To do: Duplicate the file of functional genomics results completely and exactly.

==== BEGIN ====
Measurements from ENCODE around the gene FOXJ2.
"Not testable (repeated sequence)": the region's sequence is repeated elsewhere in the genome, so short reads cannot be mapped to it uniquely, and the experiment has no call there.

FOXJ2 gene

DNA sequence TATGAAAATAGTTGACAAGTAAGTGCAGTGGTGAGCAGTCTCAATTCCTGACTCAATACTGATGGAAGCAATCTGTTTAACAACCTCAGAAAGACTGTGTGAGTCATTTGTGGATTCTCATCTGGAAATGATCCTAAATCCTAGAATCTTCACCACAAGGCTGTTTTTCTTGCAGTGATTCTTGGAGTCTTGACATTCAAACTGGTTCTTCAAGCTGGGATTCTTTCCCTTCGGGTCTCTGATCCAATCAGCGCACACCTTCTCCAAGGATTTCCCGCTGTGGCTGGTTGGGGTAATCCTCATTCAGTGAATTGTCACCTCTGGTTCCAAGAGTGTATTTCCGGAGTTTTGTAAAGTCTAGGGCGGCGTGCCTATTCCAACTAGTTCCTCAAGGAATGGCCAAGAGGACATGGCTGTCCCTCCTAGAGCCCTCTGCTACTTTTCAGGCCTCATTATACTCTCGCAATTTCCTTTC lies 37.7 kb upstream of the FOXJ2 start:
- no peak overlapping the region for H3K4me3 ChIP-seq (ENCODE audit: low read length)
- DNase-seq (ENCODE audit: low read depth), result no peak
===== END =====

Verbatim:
Measurements from ENCODE around the gene FOXJ2.
"Not testable (repeated sequence)": the region's sequence is repeated elsewhere in the genome, so short reads cannot be mapped to it uniquely, and the experiment has no call there.

FOXJ2 gene

DNA sequence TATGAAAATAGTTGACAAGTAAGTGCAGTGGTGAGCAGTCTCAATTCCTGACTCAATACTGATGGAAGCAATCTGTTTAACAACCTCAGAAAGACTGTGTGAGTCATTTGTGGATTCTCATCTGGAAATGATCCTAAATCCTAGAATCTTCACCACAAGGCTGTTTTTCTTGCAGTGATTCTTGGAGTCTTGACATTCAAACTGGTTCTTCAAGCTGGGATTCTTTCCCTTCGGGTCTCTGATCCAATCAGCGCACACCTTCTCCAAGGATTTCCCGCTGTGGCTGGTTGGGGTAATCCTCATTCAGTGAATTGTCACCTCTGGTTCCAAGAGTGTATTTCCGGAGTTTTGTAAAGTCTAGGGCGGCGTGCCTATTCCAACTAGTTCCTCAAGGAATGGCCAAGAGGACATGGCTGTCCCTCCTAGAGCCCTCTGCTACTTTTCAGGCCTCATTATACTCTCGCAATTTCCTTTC lies 37.7 kb upstream of the FOXJ2 start:
- no peak overlapping the region for H3K4me3 ChIP-seq (ENCODE audit: low read length)
- DNase-seq (ENCODE audit: low read depth), result no peak